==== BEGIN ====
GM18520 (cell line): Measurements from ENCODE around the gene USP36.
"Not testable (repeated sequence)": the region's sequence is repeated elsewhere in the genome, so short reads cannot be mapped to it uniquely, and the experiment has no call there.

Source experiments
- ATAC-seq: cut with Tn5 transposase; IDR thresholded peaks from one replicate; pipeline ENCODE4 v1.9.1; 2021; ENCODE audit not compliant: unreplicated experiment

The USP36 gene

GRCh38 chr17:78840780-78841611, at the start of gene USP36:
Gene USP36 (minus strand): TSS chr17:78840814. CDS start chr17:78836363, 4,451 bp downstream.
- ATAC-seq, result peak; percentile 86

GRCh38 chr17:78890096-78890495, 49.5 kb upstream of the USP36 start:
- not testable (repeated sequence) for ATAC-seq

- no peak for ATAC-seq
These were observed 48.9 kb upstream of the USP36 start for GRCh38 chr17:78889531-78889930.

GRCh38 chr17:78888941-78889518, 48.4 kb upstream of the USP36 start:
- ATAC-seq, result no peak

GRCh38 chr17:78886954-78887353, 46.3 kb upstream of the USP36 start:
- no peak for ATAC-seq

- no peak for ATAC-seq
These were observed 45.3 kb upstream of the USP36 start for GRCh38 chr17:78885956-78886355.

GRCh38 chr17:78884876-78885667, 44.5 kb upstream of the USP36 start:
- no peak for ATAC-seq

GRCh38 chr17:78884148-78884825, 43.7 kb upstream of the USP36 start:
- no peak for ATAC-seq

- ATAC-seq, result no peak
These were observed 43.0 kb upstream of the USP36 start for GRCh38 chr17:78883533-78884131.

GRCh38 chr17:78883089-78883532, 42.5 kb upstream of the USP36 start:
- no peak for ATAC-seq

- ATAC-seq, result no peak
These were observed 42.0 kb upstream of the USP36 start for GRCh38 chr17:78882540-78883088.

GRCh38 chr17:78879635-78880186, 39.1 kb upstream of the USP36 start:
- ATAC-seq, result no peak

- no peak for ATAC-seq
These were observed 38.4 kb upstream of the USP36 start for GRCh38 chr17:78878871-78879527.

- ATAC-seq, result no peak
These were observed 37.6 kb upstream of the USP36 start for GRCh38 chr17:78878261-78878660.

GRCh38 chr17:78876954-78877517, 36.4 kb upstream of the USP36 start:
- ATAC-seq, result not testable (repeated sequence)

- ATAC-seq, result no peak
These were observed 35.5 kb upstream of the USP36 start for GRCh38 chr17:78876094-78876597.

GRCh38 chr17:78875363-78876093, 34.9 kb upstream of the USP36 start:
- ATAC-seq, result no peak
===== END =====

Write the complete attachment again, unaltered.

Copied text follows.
GM18520 (cell line): Measurements from ENCODE around the gene USP36.
"Not testable (repeated sequence)": the region's sequence is repeated elsewhere in the genome, so short reads cannot be mapped to it uniquely, and the experiment has no call there.

Source experiments
- ATAC-seq: cut with Tn5 transposase; IDR thresholded peaks from one replicate; pipeline ENCODE4 v1.9.1; 2021; ENCODE audit not compliant: unreplicated experiment

The USP36 gene

GRCh38 chr17:78840780-78841611, at the start of gene USP36:
Gene USP36 (minus strand): TSS chr17:78840814. CDS start chr17:78836363, 4,451 bp downstream.
- ATAC-seq, result peak; percentile 86

GRCh38 chr17:78890096-78890495, 49.5 kb upstream of the USP36 start:
- not testable (repeated sequence) for ATAC-seq

- no peak for ATAC-seq
These were observed 48.9 kb upstream of the USP36 start for GRCh38 chr17:78889531-78889930.

GRCh38 chr17:78888941-78889518, 48.4 kb upstream of the USP36 start:
- ATAC-seq, result no peak

GRCh38 chr17:78886954-78887353, 46.3 kb upstream of the USP36 start:
- no peak for ATAC-seq

- no peak for ATAC-seq
These were observed 45.3 kb upstream of the USP36 start for GRCh38 chr17:78885956-78886355.

GRCh38 chr17:78884876-78885667, 44.5 kb upstream of the USP36 start:
- no peak for ATAC-seq

GRCh38 chr17:78884148-78884825, 43.7 kb upstream of the USP36 start:
- no peak for ATAC-seq

- ATAC-seq, result no peak
These were observed 43.0 kb upstream of the USP36 start for GRCh38 chr17:78883533-78884131.

GRCh38 chr17:78883089-78883532, 42.5 kb upstream of the USP36 start:
- no peak for ATAC-seq

- ATAC-seq, result no peak
These were observed 42.0 kb upstream of the USP36 start for GRCh38 chr17:78882540-78883088.

GRCh38 chr17:78879635-78880186, 39.1 kb upstream of the USP36 start:
- ATAC-seq, result no peak

- no peak for ATAC-seq
These were observed 38.4 kb upstream of the USP36 start for GRCh38 chr17:78878871-78879527.

- ATAC-seq, result no peak
These were observed 37.6 kb upstream of the USP36 start for GRCh38 chr17:78878261-78878660.

GRCh38 chr17:78876954-78877517, 36.4 kb upstream of the USP36 start:
- ATAC-seq, result not testable (repeated sequence)

- ATAC-seq, result no peak
These were observed 35.5 kb upstream of the USP36 start for GRCh38 chr17:78876094-78876597.

GRCh38 chr17:78875363-78876093, 34.9 kb upstream of the USP36 start:
- ATAC-seq, result no peak